Skyfall is the first Bond film since the late sixties (On Her Majesty’s Secret Service) to push an emotional quotient as the main driving force of the plot. We learn more about Bond’s past, including the names of his parents and visit his childhood home, and get a sense of what sort of upbringing he was raised in. We also meet his old Gamekeeper, Kincade (Albert Finney), in a part that was clearly written for Sean Connery, but Finney does a yeoman’s job with this new wrinkle in Bond mythology. This magnifies one of the major strengths for the film, the sense of its events’ permanence or “mattering” if you will. Too often in Bond films will you see the end of the film resolving all of its plot points and the “toys being returned to the toy box” for the next director to take over. This is less so in Skyfall and it’s nice to see some impactful changes occur to the character. Skyfall joins Casino Royale, OHMSS, Goldeneye, and maybe From Russia with Love as amongst the few Bond films that accomplish this goal.

If I could mention any possible issues I had with the film, I think my biggest struggle has to be with the fact that the script clearly took some influences from the recent Christopher Nolan Batman films. Certainly if one were to look at those films, you could find some very clear (and admitted) influences on Nolan from the classic Bond films (Lucius Fox as Q, the Joker’s knife in his shoe, the entire opening scene of The Dark Knight Rises as a direct lift from Licence to Kill, Ra’s Al Ghul characterization, etc…) but Skyfall takes a lot of plot beat similarities from The Dark Knight especially, even if they seem a bit superficial. A second act office park battle in China, a unstoppable and unpredictable terrorist wrecking havoc in a major metropolitan city, a capture that is clearly part of the villain’s plan, an interrogation scene between the hero and villain, a beaten and battered hero trying to fight his way back to working condition, and that doesn’t even bring up the character of Kincade and how he serves as a sort of Alfred to Bond’s Bruce, along with the cave system that exists under his childhood home, a home by the way, he holds a massive amount of contempt for. I’m sure Mendes would take exception to these parallels, but they exist and it’s not really a stretch to see them. In this case, turnabout is indeed fair play.

Additionally, I do wish Silva had a bit more screen-time. Unlike the Joker in The Dark Knight, where we spent a significant amount of time with the character and learned a good deal about his philosophies and what makes him tick, it felt as though Silva was a total unknown beyond the all too short interrogation scene. To some that may be a strength, but when you have a tremendous actor like Bardem, you should use him, at least to give audiences a fuller picture of the villain.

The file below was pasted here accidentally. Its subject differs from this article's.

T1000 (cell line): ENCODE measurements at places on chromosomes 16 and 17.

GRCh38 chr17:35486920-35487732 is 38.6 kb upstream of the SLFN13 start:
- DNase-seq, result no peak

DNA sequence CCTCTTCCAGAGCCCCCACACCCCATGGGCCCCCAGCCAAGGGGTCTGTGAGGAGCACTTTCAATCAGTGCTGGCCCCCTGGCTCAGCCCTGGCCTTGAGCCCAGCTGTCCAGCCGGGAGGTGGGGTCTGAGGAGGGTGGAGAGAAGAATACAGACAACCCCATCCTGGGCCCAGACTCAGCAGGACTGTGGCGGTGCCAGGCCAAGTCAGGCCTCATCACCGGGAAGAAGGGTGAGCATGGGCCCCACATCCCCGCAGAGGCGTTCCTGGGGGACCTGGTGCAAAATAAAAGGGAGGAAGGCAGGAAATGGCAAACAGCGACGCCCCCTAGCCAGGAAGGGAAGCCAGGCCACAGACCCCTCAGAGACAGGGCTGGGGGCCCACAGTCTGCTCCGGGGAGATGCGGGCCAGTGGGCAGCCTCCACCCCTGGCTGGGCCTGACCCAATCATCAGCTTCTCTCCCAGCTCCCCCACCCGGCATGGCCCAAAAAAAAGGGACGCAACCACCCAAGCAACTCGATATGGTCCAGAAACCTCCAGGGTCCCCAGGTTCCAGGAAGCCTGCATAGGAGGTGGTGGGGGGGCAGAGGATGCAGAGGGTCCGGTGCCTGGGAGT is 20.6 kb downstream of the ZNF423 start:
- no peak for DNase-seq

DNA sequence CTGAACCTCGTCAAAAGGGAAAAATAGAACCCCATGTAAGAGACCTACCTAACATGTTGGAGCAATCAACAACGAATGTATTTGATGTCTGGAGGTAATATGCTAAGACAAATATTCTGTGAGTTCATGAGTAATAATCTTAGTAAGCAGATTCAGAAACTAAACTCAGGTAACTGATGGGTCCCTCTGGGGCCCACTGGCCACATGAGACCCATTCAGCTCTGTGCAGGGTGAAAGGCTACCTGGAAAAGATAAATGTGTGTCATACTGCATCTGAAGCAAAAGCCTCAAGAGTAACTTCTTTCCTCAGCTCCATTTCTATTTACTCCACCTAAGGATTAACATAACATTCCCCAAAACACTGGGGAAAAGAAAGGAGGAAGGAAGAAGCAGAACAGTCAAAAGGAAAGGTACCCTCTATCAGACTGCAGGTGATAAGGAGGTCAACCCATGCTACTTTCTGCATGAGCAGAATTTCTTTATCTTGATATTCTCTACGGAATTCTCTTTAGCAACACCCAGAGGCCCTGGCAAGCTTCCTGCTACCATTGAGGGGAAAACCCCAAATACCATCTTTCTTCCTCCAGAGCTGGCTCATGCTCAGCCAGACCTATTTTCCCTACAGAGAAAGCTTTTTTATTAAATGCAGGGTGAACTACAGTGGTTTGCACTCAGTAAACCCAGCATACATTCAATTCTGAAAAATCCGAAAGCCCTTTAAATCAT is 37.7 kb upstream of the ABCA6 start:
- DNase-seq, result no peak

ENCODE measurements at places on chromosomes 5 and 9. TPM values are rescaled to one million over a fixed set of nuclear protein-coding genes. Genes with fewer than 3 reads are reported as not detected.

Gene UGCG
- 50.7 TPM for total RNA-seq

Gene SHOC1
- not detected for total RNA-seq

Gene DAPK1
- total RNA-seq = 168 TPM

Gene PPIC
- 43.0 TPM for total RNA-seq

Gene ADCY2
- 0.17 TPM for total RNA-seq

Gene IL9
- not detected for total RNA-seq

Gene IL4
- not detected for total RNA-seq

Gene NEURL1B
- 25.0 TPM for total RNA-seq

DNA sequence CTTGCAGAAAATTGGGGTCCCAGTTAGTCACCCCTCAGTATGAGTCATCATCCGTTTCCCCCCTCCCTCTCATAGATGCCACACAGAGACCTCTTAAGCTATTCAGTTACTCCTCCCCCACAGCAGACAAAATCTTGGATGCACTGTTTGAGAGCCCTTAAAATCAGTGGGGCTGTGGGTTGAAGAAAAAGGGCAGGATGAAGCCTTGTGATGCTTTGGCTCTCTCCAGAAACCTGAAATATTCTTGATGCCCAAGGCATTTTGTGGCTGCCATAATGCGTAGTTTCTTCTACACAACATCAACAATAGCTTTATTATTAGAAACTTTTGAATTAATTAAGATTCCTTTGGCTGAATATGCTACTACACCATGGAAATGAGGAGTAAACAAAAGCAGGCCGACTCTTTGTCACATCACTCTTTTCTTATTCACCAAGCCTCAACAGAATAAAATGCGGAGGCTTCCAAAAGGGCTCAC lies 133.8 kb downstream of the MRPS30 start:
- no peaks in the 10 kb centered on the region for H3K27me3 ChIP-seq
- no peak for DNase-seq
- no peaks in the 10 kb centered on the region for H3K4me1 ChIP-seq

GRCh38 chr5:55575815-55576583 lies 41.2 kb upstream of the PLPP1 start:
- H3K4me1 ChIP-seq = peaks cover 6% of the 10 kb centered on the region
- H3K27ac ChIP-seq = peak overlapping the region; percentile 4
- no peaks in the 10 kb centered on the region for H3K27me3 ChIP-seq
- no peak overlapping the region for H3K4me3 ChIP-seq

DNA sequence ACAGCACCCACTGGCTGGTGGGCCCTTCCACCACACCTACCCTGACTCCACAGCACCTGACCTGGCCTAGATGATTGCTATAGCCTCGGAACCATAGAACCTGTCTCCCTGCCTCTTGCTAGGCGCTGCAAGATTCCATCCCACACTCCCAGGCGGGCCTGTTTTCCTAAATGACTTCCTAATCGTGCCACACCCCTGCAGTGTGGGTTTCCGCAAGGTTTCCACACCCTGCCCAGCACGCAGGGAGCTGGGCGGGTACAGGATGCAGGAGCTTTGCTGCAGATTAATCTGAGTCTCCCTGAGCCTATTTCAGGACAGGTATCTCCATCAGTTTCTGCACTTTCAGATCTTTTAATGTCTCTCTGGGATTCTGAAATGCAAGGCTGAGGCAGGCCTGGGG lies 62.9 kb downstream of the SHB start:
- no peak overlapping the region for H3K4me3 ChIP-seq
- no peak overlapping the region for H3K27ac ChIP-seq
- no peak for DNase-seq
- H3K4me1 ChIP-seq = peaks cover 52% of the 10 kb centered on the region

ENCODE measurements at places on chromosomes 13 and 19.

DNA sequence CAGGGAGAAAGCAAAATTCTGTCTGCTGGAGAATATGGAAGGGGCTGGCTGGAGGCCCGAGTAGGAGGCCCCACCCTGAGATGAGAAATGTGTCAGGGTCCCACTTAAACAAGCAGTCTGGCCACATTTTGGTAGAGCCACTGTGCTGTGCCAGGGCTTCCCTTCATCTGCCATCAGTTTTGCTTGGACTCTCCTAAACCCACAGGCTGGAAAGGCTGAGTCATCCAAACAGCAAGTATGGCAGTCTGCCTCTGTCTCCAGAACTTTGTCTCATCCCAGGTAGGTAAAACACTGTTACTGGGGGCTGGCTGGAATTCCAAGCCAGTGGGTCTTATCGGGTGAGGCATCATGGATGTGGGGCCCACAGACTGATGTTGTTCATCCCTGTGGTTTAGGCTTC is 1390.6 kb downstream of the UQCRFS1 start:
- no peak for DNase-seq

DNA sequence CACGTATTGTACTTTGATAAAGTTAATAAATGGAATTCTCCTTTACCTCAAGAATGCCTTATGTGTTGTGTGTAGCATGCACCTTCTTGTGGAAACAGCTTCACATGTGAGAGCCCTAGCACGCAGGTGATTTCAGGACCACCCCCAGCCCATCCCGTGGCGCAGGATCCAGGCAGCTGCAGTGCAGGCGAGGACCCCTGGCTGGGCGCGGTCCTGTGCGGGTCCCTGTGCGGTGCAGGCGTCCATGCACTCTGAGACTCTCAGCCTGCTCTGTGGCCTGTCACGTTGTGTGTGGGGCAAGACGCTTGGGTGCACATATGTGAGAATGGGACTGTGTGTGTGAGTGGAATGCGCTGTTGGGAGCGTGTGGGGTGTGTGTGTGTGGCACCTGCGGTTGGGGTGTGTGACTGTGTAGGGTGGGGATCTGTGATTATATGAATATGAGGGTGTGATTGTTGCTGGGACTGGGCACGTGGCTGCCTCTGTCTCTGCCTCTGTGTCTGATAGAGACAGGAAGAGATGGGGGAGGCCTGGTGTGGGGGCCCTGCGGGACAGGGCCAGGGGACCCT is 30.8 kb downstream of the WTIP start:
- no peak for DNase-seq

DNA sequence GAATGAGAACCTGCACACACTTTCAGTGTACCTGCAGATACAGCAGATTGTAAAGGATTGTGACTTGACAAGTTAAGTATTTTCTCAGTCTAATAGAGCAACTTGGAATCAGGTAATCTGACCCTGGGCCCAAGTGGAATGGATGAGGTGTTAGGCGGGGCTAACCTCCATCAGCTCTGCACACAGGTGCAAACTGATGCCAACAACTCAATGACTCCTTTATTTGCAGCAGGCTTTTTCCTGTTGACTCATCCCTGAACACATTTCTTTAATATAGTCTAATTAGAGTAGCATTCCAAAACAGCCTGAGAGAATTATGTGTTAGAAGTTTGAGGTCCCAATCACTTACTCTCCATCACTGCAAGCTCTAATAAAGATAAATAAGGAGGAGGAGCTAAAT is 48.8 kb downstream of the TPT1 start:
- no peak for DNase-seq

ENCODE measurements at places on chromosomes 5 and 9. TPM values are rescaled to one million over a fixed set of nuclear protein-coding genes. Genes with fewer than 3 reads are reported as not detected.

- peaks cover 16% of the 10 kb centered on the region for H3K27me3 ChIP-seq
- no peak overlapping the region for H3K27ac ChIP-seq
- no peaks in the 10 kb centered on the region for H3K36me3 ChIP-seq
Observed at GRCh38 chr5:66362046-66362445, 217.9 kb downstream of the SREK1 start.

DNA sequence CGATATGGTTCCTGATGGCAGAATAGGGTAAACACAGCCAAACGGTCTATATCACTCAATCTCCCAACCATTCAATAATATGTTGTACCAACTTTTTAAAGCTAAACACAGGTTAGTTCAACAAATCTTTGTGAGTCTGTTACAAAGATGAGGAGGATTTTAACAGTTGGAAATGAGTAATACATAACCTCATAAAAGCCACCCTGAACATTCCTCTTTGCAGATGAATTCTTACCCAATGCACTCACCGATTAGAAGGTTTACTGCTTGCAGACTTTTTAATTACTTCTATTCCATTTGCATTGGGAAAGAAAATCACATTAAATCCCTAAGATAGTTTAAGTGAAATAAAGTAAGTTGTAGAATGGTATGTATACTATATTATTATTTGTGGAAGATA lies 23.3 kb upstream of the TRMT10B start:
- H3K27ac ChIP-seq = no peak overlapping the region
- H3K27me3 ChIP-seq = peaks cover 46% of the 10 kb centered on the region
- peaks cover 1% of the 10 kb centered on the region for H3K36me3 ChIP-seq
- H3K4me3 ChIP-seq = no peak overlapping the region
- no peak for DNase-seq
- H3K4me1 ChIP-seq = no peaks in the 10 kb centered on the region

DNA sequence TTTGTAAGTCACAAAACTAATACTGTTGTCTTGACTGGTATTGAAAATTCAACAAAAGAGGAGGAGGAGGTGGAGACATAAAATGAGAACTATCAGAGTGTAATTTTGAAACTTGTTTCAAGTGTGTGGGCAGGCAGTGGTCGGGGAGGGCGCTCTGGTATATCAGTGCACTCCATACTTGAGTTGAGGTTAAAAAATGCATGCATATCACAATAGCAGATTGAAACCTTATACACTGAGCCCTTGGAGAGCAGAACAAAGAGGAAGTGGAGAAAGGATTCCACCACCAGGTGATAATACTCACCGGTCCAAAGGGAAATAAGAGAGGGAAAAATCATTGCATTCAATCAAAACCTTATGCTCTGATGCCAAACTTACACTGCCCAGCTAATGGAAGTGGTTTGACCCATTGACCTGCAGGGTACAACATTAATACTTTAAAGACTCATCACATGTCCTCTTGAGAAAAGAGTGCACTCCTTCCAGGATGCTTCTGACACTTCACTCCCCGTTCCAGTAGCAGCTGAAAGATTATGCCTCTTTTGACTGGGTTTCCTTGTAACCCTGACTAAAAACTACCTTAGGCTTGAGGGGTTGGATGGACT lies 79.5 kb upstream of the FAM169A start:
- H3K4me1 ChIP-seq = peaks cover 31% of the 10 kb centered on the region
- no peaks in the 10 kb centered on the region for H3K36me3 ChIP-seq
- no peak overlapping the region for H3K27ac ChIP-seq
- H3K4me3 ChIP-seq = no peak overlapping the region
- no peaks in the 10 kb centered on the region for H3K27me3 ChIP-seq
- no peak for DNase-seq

But in all, I greatly enjoyed the film, particularly as a testament to the strength of the original concept of Bond. The film begins much like Quantum of Solace ends, in the previously mentioned Bourne-like, American action mode, but as we begin to move into the second act of the film and into the final third, audiences are given witness to a transformation of the film’s tone, going backwards in time to the more comfortable atmosphere of the Connery era, including the Aston-Martin, and a very familiar office. The final scene is a great treat for long-time fans, as is the film as a whole and is a fitting celebration of the franchise’s 50th birthday. I look forward to the next one, with the hopes that Mendes returns. Action films of the modern era need more directors like Nolan and Mendes to provide a strong hand to their creation rather than cookie-cutter like producer-led vehicles that we see in say The Expendables or the Marvel films. Films like Skyfall give you hope that the genre picture can still produce exciting film-making.
I give it 3.5 out of 4 stars, or an A- if you prefer.
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1 comment:

  1. I was just thinking about Skyfall quite a bit last couple days. As a fan of what could be classified as the spy-fi genre, I get a big grin from thinking that, visually, James Bond now works for John Steed.